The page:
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Equilibrium Concepts

Changing Equilibria and Le Chatelier's Principle

When a system in equilibrium undergoes stress, such as changes in concentration, pressure, and volume, the position of equilibrium moves in an opposing direction to regain equilibrium. This is called Le Chatelier's principle. Changing temperature will establish a new equilibrium with a different Kc or Kp value.

In a closed system, equilibrium constants are calculated using concentrations or partial pressures. Both Kc and Kp are calculated at constant temperature. Any change in temperature will change the equilibrium constant.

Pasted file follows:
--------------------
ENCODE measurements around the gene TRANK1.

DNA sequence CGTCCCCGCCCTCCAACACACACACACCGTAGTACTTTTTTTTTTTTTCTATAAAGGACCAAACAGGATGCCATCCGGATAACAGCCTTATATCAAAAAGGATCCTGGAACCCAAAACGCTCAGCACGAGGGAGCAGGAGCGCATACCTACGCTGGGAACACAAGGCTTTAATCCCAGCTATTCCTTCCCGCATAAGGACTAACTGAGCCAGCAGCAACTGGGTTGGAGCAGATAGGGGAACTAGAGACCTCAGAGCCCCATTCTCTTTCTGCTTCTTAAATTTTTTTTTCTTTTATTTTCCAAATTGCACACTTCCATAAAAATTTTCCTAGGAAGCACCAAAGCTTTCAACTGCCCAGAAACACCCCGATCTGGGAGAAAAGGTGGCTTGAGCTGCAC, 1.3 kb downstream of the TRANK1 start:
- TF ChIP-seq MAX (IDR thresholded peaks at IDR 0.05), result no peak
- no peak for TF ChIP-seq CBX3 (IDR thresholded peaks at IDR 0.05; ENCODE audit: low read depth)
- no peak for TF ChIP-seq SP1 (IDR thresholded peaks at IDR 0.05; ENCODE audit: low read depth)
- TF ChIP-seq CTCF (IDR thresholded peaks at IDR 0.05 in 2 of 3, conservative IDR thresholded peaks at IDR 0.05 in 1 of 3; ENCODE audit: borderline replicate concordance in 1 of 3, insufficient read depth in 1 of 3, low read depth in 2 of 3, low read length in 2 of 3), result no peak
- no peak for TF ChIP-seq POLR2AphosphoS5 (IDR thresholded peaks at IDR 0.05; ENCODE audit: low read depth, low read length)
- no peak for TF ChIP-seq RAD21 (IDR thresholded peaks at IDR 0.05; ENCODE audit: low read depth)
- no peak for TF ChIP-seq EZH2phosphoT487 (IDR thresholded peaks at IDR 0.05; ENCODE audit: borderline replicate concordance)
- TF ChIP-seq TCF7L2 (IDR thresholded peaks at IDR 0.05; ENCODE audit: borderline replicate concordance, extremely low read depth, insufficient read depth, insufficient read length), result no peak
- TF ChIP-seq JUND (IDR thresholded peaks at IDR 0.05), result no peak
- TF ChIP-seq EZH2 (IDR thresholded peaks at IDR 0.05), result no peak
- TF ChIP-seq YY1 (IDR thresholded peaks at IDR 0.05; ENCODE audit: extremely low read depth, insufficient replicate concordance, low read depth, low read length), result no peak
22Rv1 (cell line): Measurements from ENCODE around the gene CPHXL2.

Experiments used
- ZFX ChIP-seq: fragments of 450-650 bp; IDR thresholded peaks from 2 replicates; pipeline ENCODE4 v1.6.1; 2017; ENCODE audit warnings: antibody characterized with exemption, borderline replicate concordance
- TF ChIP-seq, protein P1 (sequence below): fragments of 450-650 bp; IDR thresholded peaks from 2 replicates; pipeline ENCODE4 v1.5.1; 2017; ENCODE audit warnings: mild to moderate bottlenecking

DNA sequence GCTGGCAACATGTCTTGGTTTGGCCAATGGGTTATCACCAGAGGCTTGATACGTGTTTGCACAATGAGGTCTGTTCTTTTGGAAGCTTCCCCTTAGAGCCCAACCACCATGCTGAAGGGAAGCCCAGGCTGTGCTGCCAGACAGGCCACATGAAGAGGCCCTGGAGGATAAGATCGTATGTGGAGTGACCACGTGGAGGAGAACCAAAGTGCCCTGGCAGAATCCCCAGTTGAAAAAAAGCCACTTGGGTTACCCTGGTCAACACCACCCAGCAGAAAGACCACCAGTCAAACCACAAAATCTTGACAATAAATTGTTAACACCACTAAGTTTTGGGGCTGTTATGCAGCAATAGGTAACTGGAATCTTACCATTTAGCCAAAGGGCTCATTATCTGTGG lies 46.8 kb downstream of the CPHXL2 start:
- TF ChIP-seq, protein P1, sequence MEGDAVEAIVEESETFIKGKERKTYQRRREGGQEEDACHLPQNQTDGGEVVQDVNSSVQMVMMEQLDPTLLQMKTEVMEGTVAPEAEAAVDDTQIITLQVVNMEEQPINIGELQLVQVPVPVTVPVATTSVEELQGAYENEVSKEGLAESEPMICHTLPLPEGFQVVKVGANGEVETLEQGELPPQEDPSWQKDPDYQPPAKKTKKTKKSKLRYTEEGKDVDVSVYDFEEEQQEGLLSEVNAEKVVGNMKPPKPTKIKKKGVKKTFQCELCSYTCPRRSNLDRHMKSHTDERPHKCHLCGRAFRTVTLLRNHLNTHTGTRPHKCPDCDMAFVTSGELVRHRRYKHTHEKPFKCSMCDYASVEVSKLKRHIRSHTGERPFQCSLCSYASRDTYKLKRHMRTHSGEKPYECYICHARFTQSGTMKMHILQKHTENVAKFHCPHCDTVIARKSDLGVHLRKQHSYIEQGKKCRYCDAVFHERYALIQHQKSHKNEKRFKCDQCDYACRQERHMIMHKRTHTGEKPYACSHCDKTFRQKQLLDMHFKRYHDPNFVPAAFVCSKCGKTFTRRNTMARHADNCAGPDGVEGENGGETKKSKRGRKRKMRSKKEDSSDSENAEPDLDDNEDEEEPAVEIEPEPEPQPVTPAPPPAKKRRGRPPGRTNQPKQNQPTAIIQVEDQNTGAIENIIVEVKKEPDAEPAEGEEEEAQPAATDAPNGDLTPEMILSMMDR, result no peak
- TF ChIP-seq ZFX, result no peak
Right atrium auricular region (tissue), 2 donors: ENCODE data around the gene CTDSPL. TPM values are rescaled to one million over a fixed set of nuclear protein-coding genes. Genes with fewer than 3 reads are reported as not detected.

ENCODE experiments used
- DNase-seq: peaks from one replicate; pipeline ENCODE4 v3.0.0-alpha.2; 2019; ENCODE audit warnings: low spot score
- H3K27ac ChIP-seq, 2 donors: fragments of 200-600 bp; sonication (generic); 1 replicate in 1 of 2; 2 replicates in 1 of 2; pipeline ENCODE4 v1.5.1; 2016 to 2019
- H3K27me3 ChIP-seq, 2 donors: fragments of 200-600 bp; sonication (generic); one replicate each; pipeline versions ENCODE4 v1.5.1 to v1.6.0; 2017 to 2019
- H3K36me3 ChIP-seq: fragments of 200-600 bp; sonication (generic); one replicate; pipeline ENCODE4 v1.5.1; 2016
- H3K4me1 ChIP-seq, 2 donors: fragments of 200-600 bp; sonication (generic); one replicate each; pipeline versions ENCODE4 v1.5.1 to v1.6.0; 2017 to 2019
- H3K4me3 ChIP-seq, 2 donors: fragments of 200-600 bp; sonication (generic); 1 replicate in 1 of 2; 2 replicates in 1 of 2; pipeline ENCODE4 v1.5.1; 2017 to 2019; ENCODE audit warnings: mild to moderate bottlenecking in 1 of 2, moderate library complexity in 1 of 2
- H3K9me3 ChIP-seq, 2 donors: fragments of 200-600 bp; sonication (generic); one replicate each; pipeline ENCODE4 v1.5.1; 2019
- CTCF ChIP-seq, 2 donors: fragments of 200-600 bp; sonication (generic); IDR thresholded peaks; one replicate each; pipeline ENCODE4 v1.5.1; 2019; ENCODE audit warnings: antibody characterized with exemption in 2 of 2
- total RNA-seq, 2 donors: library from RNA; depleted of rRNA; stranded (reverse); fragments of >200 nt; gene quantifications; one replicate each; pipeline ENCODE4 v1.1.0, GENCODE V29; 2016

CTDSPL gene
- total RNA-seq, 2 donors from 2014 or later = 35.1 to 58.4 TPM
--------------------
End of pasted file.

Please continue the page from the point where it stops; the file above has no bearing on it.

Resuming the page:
The effects of these changes can be understood by applying Le Chatelier's principle. Le Chatelier's principle states that a change in the temperature, pressure, or concentration of a component will cause the equilibrium condition of a chemical system to change in a way that reduces the change. The principle helps to predict the direction in which a reversible reaction moves when key factors are altered. The shift will be in the direction that creates the least amount of change. Some examples of stresses that can affect the equilibrium are changing the volume, which affects pressure of the system, and adding more of a product or a reactant, which affects the concentrations of products and reactants. Changing temperature will cause the system to arrive at a new equilibrium, with a new equilibrium constant. Changes in pressure ordinarily do not affect the concentration of reacting species in condensed phase. This is due to both liquids and solids being incompressible. However, gases are greatly affected by changes in pressure. A change in concentration, pressure, or volume may alter the equilibrium position, but this change does not alter the value of the equilibrium constant. The equilibrium constant is altered only by a change in temperature.